In the human skin (stratum corneum), there are nine subclasses of ceramides that have been identified, and they differ from each other with respect to their structural base. Ceramides numbers one and four have an exceptional molecular structure of linoleic acid linked to omega hydroxy fatty acid. Skin tissue levels of these two components is decreased significantly in skin conditions such as atopic dermatitis and are also strongly affected by ageing.
Therefore, skincare products that are able to replenish the “missing” lipids (e.g. ceramides) in the skin may be considered barrier repairing, mostly on account of their ability to restructure and improve the integrity of the stratum corneum barrier.
Natural and synthetic ceramides in skincare
Ceramides bear different names and can be synthesised or derived from different sources. Plant-derived ceramides can offer our skincare efficient and sustainable solutions to enhance the skin’s barrier. Rice, wheat and oats are the first choice of plants for ceramide extraction, but maize, soy, potato and konjac have been used effectively too.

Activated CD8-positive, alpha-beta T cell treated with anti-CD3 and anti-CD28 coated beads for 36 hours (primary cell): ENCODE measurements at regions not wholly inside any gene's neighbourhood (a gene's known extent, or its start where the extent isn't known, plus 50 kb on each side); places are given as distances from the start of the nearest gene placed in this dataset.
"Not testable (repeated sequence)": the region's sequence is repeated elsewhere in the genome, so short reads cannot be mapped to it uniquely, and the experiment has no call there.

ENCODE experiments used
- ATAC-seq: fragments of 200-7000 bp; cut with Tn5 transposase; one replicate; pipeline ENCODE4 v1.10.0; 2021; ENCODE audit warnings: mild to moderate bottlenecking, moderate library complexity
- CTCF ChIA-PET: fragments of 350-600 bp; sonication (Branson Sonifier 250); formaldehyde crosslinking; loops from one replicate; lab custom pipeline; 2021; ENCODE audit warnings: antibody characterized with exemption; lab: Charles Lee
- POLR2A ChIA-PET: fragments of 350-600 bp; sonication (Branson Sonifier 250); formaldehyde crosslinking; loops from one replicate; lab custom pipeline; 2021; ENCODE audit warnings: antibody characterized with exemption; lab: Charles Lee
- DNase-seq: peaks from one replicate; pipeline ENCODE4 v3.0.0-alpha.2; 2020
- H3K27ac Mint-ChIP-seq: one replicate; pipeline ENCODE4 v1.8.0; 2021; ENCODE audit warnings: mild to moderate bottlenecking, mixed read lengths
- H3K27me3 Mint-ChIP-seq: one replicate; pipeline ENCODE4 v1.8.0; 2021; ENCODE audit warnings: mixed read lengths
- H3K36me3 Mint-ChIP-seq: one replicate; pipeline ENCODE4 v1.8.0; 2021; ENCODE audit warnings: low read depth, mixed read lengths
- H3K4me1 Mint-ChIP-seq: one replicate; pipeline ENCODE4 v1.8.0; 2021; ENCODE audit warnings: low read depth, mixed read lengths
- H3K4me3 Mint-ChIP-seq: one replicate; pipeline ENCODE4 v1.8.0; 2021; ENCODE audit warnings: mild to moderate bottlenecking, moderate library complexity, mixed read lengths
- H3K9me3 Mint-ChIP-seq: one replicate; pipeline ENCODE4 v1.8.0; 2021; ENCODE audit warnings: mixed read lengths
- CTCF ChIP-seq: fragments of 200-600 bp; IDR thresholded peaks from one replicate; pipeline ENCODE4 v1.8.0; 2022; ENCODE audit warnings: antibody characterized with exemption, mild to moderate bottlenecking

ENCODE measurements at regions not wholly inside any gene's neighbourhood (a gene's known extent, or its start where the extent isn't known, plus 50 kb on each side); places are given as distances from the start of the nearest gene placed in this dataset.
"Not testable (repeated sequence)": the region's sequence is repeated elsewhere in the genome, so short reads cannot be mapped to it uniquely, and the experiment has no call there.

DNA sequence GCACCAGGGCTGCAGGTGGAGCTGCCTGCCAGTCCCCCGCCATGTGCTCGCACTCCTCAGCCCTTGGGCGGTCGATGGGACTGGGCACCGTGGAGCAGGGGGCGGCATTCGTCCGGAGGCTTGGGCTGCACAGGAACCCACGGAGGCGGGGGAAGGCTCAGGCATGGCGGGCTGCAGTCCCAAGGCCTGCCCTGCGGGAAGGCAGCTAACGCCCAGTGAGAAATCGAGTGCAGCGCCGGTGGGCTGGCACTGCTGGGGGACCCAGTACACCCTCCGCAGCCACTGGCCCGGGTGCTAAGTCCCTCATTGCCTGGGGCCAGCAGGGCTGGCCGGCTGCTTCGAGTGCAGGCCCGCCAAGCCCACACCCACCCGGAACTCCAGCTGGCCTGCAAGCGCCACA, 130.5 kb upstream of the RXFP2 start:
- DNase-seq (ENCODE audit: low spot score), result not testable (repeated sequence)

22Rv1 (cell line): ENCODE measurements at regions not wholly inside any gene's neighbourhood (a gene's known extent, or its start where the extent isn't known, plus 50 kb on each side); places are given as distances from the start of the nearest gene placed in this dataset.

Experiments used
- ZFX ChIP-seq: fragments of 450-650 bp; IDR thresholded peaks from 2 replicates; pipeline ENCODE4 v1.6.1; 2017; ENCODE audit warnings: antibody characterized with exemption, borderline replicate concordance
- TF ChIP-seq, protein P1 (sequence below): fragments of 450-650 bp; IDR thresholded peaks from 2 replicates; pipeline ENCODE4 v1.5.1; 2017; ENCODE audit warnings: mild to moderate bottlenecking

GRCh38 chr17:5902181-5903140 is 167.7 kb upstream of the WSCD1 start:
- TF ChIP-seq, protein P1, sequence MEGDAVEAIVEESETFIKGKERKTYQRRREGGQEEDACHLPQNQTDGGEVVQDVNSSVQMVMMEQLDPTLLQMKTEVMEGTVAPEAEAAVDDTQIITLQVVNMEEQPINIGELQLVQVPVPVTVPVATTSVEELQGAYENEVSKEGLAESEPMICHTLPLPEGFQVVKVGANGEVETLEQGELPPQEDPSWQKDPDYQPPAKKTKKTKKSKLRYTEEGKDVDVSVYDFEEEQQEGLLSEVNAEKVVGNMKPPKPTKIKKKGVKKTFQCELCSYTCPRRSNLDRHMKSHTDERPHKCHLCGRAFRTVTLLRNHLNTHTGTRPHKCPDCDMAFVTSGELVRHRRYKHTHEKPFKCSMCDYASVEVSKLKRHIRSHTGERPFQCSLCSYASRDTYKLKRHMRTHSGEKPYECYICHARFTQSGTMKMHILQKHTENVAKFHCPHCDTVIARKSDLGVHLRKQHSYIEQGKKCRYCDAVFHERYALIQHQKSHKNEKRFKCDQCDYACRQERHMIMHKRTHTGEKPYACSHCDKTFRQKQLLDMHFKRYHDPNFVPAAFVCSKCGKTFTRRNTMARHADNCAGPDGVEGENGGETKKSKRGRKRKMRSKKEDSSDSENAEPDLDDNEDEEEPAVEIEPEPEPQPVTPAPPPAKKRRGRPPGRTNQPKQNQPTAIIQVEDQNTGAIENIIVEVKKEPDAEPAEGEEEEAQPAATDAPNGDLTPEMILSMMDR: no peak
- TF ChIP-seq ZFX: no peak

About our ceramide cream
Water-in-oil (W/O) emulsions are types of skincare products known for their extra moisturising and nourishing properties. W/O emulsions have been proven to also promote skin barrier regeneration processes, especially when they are formulated at the correct pH. By enriching the W/O cream with ceramides, we should be able to trigger restructuring and regenerative processes in the skin that will result in better integrity and function of the skin barrier.
Our formulation uses an advanced emulsifier that is designed to enable water-and-oil fusion by using patented technology. The emulsifier – PolyAquol™-VO4 – is completely natural and enables the creation of cold-process emulsions. The final product offers unique stability, and its texture gives it an amazing sensory profile.
Emulsifier – we have chosen a specific emulsifier ideal for creating water-in-oil emulsions. It is important to follow all usage instructions for your chosen water-in-oil emulsifier.